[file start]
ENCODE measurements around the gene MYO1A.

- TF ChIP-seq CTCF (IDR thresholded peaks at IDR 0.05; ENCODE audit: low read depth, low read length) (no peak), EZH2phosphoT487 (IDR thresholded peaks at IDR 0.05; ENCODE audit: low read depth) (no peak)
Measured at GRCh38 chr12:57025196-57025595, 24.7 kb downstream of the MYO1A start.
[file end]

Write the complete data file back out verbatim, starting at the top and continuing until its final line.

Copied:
ENCODE measurements around the gene MYO1A.

- TF ChIP-seq CTCF (IDR thresholded peaks at IDR 0.05; ENCODE audit: low read depth, low read length) (no peak), EZH2phosphoT487 (IDR thresholded peaks at IDR 0.05; ENCODE audit: low read depth) (no peak)
Measured at GRCh38 chr12:57025196-57025595, 24.7 kb downstream of the MYO1A start.